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Schwartz: Keeper of the Universe

Friday, April 27, 2001

By Scott Mervis Weekend Editor, Post-Gazette

In 1944, Julius Schwartz laid down 30 cents to buy three comic books to read on the subway on the way to a job interview.

It was the last time he actually bought a comic book. After that, he didn't have to.

Schwartz got the job that day as an editor at DC Comics, and for true students of the genre, he became as big as one of the superheroes. Schwartz is credited for ushering in the Silver Age of Comics by reviving characters like the Flash, Green Lantern and Atom, then re-creating the Justice Society of America as the Justice League of America.

"He is the guy who is really responsible for what DC looks like today," says John Miller, of Comic Buyer's Guide.

Up until that day in 1944, Schwartz was busy exploring new worlds with science fiction. Schwartz was among the first sci-fi literary agents, representing Ray Bradbury, Robert Bloch, Alfred Bester, Leigh Brackett and, as Schwartz likes to say, "that was just the B's."

Asked how he got into comics, Schwartz laughs and says, "Reluctantly."

Because there were only a few science fiction magazines, Bester, who was also writing for Green Lantern, suggested that he look into the position at DC, then known as All-American.

This was still the Golden Age of comic superheroes, but it didn't last long.

"Comics were in a very successful state," Schwartz says. "Superman was selling well over a million copies. Of course, it was a cheap thing, only 10 cents. When the war started, the comics were read by the soldiers. By the end of 1950, all the superheroes died out, they simply weren't read anymore. The only ones that kept going, and are still going today, were Superman, Batman and Wonder Woman. We had to devise other ways of doing the comics."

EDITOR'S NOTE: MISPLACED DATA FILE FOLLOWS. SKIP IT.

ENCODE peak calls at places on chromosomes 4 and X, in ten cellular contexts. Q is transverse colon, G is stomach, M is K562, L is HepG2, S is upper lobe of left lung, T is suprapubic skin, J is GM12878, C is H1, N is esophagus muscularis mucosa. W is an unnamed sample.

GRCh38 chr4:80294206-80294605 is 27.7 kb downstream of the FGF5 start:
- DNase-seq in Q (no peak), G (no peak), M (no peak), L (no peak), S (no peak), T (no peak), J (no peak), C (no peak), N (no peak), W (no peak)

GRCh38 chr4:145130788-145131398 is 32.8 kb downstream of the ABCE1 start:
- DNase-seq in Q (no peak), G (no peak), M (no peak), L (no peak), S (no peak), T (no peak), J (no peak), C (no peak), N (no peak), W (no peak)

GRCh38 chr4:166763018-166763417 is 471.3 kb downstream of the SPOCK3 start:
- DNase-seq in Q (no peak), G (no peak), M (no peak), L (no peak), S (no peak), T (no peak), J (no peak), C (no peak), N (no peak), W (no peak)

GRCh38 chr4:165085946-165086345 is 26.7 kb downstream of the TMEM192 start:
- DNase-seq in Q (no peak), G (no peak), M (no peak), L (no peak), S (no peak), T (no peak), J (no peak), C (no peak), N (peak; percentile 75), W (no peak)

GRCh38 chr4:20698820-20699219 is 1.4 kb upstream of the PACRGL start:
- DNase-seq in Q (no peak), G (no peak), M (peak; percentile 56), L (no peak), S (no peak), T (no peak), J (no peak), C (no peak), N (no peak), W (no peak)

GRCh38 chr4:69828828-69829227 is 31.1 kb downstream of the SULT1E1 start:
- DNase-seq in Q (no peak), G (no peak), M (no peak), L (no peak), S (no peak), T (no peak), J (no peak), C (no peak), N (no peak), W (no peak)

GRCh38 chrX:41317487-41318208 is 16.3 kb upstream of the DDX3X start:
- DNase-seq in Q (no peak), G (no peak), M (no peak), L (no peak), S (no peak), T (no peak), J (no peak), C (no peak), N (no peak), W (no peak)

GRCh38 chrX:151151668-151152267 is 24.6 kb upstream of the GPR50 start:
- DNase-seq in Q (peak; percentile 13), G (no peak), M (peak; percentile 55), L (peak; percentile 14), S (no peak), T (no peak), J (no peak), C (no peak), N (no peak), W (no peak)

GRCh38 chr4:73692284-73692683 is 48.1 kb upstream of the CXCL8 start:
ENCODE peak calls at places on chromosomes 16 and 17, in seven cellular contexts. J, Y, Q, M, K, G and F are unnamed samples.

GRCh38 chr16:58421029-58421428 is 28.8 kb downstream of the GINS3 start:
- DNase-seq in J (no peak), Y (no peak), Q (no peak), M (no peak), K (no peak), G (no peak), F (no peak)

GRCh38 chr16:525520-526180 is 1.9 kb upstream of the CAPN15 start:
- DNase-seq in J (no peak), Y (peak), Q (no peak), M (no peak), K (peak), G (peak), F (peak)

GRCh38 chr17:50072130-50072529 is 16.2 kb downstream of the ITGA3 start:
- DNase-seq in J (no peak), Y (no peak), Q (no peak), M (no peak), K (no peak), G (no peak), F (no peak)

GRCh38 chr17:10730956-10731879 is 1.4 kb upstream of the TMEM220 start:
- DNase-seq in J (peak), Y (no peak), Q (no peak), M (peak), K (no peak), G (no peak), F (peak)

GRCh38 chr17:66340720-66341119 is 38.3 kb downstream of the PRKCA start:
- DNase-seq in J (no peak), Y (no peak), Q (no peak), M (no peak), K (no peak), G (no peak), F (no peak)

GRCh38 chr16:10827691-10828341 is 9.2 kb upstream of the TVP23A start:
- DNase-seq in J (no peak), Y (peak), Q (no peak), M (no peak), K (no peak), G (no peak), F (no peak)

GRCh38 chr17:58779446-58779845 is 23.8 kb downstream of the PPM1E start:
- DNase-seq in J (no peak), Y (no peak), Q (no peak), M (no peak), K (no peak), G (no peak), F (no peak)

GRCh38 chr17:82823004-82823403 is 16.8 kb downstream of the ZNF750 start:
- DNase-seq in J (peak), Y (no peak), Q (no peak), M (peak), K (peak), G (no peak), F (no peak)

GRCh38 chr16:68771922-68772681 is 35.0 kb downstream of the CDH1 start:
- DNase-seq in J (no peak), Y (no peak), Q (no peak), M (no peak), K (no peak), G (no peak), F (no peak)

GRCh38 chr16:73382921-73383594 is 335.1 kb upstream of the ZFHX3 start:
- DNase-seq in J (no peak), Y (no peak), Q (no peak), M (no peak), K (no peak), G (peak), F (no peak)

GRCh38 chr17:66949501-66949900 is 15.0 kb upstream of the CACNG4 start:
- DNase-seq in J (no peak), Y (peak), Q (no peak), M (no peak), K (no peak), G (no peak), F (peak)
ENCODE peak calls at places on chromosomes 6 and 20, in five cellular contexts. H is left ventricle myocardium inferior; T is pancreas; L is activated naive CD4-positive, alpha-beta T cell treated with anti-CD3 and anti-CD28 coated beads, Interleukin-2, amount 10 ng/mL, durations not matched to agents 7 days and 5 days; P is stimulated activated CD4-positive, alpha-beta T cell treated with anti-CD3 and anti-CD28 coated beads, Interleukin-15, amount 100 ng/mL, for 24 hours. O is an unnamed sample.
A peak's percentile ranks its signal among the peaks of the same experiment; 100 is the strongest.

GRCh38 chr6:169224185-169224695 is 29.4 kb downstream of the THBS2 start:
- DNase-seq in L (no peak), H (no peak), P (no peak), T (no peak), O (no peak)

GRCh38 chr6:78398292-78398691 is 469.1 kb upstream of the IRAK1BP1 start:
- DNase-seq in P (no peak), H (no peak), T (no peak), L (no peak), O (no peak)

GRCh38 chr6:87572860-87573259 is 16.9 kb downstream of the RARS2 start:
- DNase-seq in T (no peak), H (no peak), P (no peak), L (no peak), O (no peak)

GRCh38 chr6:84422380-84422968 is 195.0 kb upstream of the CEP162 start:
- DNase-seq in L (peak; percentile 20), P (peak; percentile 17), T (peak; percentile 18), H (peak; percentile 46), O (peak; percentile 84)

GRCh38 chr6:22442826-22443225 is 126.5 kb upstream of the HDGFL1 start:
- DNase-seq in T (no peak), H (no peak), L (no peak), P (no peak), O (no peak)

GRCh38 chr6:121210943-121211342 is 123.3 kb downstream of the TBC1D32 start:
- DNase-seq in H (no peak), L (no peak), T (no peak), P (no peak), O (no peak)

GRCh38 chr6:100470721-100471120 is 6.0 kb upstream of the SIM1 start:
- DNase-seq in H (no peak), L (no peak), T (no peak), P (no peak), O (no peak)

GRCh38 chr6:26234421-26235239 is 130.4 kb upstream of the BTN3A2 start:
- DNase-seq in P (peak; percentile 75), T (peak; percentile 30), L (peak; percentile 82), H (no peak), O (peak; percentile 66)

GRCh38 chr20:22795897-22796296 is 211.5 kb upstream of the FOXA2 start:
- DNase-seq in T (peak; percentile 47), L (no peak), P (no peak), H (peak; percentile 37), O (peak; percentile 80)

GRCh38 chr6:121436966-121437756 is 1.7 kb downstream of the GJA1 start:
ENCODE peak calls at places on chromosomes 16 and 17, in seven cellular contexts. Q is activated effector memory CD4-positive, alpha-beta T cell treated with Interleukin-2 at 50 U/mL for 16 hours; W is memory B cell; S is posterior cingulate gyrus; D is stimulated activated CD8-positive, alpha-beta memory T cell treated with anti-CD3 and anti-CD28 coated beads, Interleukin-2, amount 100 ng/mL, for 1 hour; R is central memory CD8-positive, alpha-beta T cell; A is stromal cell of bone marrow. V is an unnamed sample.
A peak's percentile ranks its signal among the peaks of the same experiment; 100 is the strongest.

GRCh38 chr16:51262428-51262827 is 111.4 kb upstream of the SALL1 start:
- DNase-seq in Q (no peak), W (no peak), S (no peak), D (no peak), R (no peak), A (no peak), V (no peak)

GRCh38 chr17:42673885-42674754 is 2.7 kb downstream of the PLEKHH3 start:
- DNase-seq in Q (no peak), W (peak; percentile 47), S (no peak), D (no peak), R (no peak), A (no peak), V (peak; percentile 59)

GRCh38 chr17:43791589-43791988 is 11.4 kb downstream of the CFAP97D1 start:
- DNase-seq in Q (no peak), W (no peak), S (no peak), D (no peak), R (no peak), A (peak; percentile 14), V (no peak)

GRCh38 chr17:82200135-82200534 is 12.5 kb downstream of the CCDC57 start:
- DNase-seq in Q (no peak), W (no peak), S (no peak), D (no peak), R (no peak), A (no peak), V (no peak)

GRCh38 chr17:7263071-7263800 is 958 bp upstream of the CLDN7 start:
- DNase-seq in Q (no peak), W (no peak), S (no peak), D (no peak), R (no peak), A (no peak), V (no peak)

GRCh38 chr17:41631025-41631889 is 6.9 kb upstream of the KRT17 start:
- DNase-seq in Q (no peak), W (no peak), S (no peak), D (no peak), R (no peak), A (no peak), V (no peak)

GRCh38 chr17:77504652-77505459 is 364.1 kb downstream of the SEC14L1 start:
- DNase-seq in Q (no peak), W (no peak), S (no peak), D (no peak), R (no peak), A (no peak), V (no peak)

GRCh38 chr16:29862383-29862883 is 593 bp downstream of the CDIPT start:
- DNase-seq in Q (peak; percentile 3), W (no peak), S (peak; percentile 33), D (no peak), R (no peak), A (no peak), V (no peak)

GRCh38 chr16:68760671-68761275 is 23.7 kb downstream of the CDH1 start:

DC ventured off into romances, westerns and "funny animal stuff inspired by Walt Disney" to keep their market. Then, in 1956, they had a Flash -- revive the Flash, which Schwartz did for one of the company's showcase issues.

"I thought I would update it, change everything but the name -- its origins, how he operated, where he operated. And the magazine sold -- as we said in those days -- like hotcakes."

Schwartz did the same with the Green Lantern, and then came what he calls his "greatest achievement," uniting the team of superheroes from the '40s series the Justice Society, as the Justice League of America.

"The magazine sold so well, it practically led to -- I have to be careful what I say here -- the rescue of Marvel Comics. My boss was playing golf with the publisher of Marvel Comics, and boasted about what a big hit they had on their hands. Jack Leibowitz told Martin Goodman how well it was doing. He went to his editor, a young fellow named Stan Lee, and said 'let's put out a magazine like that, too.' He put out the Fantastic Four, which immediately became a big hit and is still going strong today. I have a standard gag, that the Justice League not only saved DC Comics, it saved Marvel comics, too."

Later, Schwartz says, he took over editorship of Batman and "made a change in the uniform that turned out to be fortuitous -- put a yellow circle around the bat."

Not everything that Schwartz touched turned to silver. He recalls an editor asking him to create a magazine called "Strange Sports Stories." He applied his love of science fiction to the project.

"We had a baseball team from another world challenge the Earth," he says. "We had a team of gorillas playing against human beings. I had an Indy 500 kind of race with horse-drawn carriages as hyped-up automobiles. I had a great time doing it, but unfortunately, it didn't click."

Schwartz retired in 1986 after 42 years, but never left DC Comics. At 85, he's a "goodwill ambassador" for DC at conventions like the Comicon. On the advice of his former boss, he goes into the offices of DC once a week to be there in case anyone has a question. A few years ago, he says, they put him back to work -- on an 80-page edition of the Green Lantern.

"The editors are unsung heroes," Miller says, "because they're charged with the idea of keeping the universe together and that's a challenge. Because you have to say, 'Well, you can't have that happening here, because over here in this other book this character's dead.' "

Schwartz's career is chronicled in the autobiography, "Man of Two Worlds: My Life in Science Fiction and Comics" (Contributor).

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